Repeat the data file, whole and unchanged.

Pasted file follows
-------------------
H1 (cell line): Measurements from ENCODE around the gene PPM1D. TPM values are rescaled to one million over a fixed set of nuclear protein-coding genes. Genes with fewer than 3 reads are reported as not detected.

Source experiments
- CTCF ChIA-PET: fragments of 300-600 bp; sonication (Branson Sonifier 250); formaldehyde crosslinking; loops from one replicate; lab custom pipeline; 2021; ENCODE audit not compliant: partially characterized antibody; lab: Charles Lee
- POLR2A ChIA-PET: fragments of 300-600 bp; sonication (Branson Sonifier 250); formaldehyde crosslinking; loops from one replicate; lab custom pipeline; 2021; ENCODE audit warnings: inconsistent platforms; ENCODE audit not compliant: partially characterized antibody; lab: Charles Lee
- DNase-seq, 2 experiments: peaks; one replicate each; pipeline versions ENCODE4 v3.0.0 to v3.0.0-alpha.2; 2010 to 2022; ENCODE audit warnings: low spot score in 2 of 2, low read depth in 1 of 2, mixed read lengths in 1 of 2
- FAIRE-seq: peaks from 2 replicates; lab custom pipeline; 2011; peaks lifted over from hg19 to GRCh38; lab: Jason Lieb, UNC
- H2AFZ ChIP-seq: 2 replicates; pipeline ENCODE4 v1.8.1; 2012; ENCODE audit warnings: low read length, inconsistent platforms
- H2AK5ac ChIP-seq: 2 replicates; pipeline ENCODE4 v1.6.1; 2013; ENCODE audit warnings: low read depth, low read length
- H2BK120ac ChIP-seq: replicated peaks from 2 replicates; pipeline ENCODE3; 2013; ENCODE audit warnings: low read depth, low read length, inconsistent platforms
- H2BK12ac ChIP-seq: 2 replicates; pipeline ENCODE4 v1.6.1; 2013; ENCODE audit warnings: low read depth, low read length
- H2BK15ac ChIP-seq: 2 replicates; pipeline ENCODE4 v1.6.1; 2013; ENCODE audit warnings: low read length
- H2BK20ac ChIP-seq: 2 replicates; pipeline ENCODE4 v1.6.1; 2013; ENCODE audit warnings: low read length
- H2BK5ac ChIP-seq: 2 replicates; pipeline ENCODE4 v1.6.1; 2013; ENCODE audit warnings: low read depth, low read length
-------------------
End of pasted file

H1 (cell line): Measurements from ENCODE around the gene PPM1D. TPM values are rescaled to one million over a fixed set of nuclear protein-coding genes. Genes with fewer than 3 reads are reported as not detected.

Source experiments
- CTCF ChIA-PET: fragments of 300-600 bp; sonication (Branson Sonifier 250); formaldehyde crosslinking; loops from one replicate; lab custom pipeline; 2021; ENCODE audit not compliant: partially characterized antibody; lab: Charles Lee
- POLR2A ChIA-PET: fragments of 300-600 bp; sonication (Branson Sonifier 250); formaldehyde crosslinking; loops from one replicate; lab custom pipeline; 2021; ENCODE audit warnings: inconsistent platforms; ENCODE audit not compliant: partially characterized antibody; lab: Charles Lee
- DNase-seq, 2 experiments: peaks; one replicate each; pipeline versions ENCODE4 v3.0.0 to v3.0.0-alpha.2; 2010 to 2022; ENCODE audit warnings: low spot score in 2 of 2, low read depth in 1 of 2, mixed read lengths in 1 of 2
- FAIRE-seq: peaks from 2 replicates; lab custom pipeline; 2011; peaks lifted over from hg19 to GRCh38; lab: Jason Lieb, UNC
- H2AFZ ChIP-seq: 2 replicates; pipeline ENCODE4 v1.8.1; 2012; ENCODE audit warnings: low read length, inconsistent platforms
- H2AK5ac ChIP-seq: 2 replicates; pipeline ENCODE4 v1.6.1; 2013; ENCODE audit warnings: low read depth, low read length
- H2BK120ac ChIP-seq: replicated peaks from 2 replicates; pipeline ENCODE3; 2013; ENCODE audit warnings: low read depth, low read length, inconsistent platforms
- H2BK12ac ChIP-seq: 2 replicates; pipeline ENCODE4 v1.6.1; 2013; ENCODE audit warnings: low read depth, low read length
- H2BK15ac ChIP-seq: 2 replicates; pipeline ENCODE4 v1.6.1; 2013; ENCODE audit warnings: low read length
- H2BK20ac ChIP-seq: 2 replicates; pipeline ENCODE4 v1.6.1; 2013; ENCODE audit warnings: low read length
- H2BK5ac ChIP-seq: 2 replicates; pipeline ENCODE4 v1.6.1; 2013; ENCODE audit warnings: low read depth, low read length